Yesterday, when Andrea asked me how my day was, I said 'slow.' Which in
this job means this: I was busy all day but at least my ass wasn't on
Yesterday, when Andrea asked me how my day was, I said 'slow.' Which in
That's just insane. And sad. Sadder still, since the pregnant woman,
who was in her 20's, aborted the fetus of the other woman, who was in
her 40's and may not get another chance at having a kid. (Yes, I know
that infertility strikes far and wide and does not discriminate. I also
know that someone in her 20's has many more cycles ahead of her than
someone in her 40's. So I'm sympathetic to that.) The pregnant woman
aborted that baby that may or may not have been hers.
I know the whole situation is fucked up and sad.
Were that me, inadvertently pregnant with the wrong embryo, created via
the many shots and pain that IVF requires, and the kernel of hope it
offers to the desperate, there is no way I'd abort that kid. Even if
carrying that kid to term and handing it over to the right set of my
parents broke my heart into a thousand pieces.
As to what I'd do if the situation were reversed and someone else wound
up with our embryo? Well, that makes me cry just thinking about it.
And that's as far as I can get.
Tonight Val picked up a rather un-glossed over children's book about the
Flower fall down and the birds sign and the Mormon and the Jesus. They
pooed along and they tinkled.
So, Mormon of the Jesus came along and they said help me! Help me!
It was came on and they said Jesus, help me. I'm cold.
And they wanted to be special.
Chickie and a Bible
In response to the skull lovingly depicted underneath the cross from
which Jesus hung: there's a pirate under the stick!
Happy Easter, peeps.
I read many blogs, some only once, others I bookmark (which is probably
These days, I peruse infer.tility blogs, looking for stories of hope and
life on the other side. I've found stories that are much harder than
ours at this point and I wish I was selfless enough to say that those
stories give me perspective. But they don't, no, I just count us lucky
that we haven't had that particular brand of heartache on this journey.
I should also add that this journey has taught me a very valuable
lesson. There are 2 and only 2 appropriate responses to any kind of
infertility-related news: I'm so sorry and That's awesome! The more I
think about it, these responses hold true for almost any situation.
Then you can let the conversation guide the next responses but you can't
go wrong if you keep to some variation of either one.
We've been lucky not to run into too many idiot comments since this
journey began but I can assure you that they're all still with me now.
So I urge you all, consider the heart of the person you're talking to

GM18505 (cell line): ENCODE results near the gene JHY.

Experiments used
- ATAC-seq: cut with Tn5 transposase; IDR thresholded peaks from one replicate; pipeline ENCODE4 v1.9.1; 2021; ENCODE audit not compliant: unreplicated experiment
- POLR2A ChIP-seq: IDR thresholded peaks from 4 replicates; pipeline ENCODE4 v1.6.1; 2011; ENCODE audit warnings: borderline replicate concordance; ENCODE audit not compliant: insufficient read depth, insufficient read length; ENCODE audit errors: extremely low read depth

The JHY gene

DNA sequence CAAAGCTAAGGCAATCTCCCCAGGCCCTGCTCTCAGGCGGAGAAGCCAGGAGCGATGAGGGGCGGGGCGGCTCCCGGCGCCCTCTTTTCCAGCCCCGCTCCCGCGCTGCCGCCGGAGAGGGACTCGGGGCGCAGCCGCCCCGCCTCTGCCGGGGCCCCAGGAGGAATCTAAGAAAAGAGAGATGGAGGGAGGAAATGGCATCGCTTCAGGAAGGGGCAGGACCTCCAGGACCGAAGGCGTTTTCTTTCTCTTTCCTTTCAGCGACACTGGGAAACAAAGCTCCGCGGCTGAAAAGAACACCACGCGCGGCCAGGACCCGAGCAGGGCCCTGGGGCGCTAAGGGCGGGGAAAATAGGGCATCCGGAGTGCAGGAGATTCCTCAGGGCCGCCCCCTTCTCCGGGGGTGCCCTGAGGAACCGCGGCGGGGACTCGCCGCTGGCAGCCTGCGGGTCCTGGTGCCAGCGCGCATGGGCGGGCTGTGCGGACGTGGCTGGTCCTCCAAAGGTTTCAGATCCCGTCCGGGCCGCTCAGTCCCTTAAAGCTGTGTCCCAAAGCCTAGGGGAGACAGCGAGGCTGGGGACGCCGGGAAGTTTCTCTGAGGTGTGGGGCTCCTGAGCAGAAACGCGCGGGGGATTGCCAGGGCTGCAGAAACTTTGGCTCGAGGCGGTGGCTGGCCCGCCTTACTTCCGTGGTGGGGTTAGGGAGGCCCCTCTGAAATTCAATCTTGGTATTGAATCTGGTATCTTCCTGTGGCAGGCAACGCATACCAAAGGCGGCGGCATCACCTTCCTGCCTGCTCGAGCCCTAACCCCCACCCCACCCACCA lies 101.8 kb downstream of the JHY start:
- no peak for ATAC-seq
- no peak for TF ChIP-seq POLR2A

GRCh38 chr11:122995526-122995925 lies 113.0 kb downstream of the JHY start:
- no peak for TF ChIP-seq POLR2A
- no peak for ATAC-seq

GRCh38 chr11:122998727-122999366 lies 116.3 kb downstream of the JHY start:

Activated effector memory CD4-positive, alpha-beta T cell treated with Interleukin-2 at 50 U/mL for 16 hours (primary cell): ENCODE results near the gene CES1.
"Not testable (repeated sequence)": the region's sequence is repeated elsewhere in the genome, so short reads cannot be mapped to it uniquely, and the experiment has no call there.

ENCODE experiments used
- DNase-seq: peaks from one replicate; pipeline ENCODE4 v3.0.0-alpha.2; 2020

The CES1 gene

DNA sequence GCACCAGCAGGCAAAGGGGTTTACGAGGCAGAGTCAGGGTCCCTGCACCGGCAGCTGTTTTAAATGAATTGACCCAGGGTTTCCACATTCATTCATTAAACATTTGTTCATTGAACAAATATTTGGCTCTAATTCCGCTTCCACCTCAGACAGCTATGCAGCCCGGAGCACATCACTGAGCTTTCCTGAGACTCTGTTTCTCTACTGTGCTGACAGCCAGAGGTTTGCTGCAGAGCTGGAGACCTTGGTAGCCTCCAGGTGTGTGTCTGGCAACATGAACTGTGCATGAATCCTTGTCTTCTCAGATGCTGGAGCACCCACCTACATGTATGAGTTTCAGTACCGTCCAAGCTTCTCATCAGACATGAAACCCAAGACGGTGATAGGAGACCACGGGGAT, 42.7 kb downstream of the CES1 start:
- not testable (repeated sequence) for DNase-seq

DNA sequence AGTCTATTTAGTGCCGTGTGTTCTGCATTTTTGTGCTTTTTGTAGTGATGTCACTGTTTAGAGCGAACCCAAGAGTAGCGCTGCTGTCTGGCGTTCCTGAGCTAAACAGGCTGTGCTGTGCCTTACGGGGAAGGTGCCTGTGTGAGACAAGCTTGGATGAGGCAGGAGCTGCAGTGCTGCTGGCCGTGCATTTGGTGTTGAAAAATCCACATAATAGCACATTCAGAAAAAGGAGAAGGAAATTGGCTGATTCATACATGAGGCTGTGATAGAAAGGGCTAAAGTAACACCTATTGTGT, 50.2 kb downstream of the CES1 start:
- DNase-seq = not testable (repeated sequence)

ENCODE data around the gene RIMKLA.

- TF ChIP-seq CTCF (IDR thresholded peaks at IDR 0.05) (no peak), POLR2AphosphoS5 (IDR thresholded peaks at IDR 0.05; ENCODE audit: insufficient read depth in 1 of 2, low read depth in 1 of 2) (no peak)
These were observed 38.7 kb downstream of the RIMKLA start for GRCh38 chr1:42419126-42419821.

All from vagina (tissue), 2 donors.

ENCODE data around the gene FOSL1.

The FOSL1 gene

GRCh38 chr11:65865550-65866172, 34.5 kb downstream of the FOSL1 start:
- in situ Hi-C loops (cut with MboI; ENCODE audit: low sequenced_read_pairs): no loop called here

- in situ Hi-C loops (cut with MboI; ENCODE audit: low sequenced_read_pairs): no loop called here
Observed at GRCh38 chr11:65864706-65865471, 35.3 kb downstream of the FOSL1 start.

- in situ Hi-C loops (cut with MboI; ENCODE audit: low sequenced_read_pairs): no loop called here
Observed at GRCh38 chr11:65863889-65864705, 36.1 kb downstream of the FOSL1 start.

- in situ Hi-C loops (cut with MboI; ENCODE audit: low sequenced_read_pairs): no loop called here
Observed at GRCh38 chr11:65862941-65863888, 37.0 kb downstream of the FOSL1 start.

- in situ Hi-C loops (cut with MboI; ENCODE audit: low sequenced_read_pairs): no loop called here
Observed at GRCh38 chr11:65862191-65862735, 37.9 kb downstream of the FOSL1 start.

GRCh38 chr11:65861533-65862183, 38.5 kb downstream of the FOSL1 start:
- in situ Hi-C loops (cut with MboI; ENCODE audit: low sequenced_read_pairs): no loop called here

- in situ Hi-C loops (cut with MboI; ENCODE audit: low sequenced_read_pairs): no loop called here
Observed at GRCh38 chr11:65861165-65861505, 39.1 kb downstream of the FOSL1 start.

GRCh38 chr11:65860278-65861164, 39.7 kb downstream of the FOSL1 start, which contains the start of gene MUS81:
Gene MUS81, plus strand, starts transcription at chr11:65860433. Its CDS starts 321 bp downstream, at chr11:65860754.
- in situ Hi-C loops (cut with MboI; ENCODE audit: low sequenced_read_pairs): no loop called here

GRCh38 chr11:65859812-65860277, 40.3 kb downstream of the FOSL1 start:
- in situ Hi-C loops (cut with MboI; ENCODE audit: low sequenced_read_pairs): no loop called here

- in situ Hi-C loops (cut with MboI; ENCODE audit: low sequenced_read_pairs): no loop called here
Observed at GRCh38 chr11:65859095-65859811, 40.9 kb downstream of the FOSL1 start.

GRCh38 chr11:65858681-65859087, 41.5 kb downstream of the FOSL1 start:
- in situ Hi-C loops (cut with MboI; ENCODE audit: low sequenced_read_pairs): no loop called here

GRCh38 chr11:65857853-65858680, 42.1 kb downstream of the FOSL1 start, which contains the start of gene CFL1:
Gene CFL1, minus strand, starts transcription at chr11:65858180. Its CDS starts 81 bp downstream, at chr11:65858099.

before you speak.
Anyhoo, my confession is that along the way, I've found a number of Very
Religious bloggers who, in lieu of much original content, fill their
bits and bytes with an endless stream of Bible quotes and proclamations
about how AWESOME god is.
These types of blogs bore me to tears. I suppose that if people wrote
blogs using giant quotes from any kind of book to set up a post (like
that whole pickle thing from Ethan Fromme or any part of Beowulf) I'd be
bored by that too. It's just that there are so many of these
religioblogs out there.
It's not exactly that I have issues with the overly religious, though,
really, I do. I grew up Catholic and for all the faults of that church,
one thing I like about is that it's not in-your-face. I've never opened
my front door to see Catholics going door to door in conversion attempt,
nor have I seen a giant school bus gathering the Catholic faithful to go
to Mass. No, the version of religion I know best is Mass once a week,
then some sort of 'keep God in your heart' message followed by 'see you
This subtle kind of religion makes sense to me. So seeing the Overly
Religious in person, hearing people say they've prayed on a decision
about anything or inviting me to their church within 5 minutes of
meeting me, well, that's just odd to me.
I also don't generally out myself within 5 minutes of meeting people so
I think this is more about my respect for letting things evolve than
religion. But either way, there you have it. One bigass Bible quote
and I'm outta there.
On the way back from Disneyland we stopped at Har.ris Ranch so Andrea
The place is weird, it's like 3 restaurants, a gift shop and a butcher
shop all under one roof. We cruise past the shmancy-ish restaurants and
head to the Family Dining, where little critters are welcome.
We sit down at a table that's a bench on one side, chairs on the other.
Val is a bit squirrely so there was a fair amount of 'Val, please sit
down,' etc. etc. going on. I didn't think much of it, other than
thinking to myself 'man, this is getting a little tiresome. I hope she
settles down soon so I can eat this mediocre food.'
Then I notice the people at the next table aren't talking. I don't look
at them directly but I can feel their child-free, babyhating gaze on
me. Sigh. They don't say anything (as they shouldn't, since Val wasn't
being accept total terror, just a little squrrely after a weekend at
Disneyland and 4 hours in the car) but I almost wish they had. That
might've inspired them to maybe talk to each other and stop staring at
As we left, Andrea gave the couple a smile and a 'sorry'. Which at the
moment, I thought yeah, that's the right thing to do. But the more I